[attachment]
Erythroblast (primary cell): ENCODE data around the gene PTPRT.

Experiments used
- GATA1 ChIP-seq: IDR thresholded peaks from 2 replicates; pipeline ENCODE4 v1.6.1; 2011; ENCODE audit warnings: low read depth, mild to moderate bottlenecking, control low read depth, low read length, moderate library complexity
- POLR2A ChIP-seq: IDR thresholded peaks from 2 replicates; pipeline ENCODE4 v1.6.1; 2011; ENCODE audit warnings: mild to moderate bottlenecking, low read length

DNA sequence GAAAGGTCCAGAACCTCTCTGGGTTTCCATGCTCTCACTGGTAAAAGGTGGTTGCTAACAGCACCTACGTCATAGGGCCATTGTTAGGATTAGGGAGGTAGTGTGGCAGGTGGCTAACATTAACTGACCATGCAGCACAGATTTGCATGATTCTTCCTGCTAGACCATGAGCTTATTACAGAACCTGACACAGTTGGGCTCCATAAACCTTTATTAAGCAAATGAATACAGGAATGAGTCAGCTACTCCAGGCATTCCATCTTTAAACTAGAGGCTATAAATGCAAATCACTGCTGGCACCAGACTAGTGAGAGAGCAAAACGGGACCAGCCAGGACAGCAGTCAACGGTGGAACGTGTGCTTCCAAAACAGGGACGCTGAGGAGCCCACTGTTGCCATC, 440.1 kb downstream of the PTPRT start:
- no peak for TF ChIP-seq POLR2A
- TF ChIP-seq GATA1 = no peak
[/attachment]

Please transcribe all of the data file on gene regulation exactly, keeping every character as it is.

Erythroblast (primary cell): ENCODE data around the gene PTPRT.

Experiments used
- GATA1 ChIP-seq: IDR thresholded peaks from 2 replicates; pipeline ENCODE4 v1.6.1; 2011; ENCODE audit warnings: low read depth, mild to moderate bottlenecking, control low read depth, low read length, moderate library complexity
- POLR2A ChIP-seq: IDR thresholded peaks from 2 replicates; pipeline ENCODE4 v1.6.1; 2011; ENCODE audit warnings: mild to moderate bottlenecking, low read length

DNA sequence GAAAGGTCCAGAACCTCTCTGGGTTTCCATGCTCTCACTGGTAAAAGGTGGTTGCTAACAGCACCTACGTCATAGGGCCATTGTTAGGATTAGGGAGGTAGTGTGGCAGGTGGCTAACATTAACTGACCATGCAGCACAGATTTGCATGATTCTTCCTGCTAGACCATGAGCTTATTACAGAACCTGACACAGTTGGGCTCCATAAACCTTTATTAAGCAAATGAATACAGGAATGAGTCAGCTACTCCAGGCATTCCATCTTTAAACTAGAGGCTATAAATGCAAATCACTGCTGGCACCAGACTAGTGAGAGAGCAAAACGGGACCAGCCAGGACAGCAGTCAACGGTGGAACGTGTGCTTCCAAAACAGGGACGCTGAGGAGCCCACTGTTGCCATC, 440.1 kb downstream of the PTPRT start:
- no peak for TF ChIP-seq POLR2A
- TF ChIP-seq GATA1 = no peak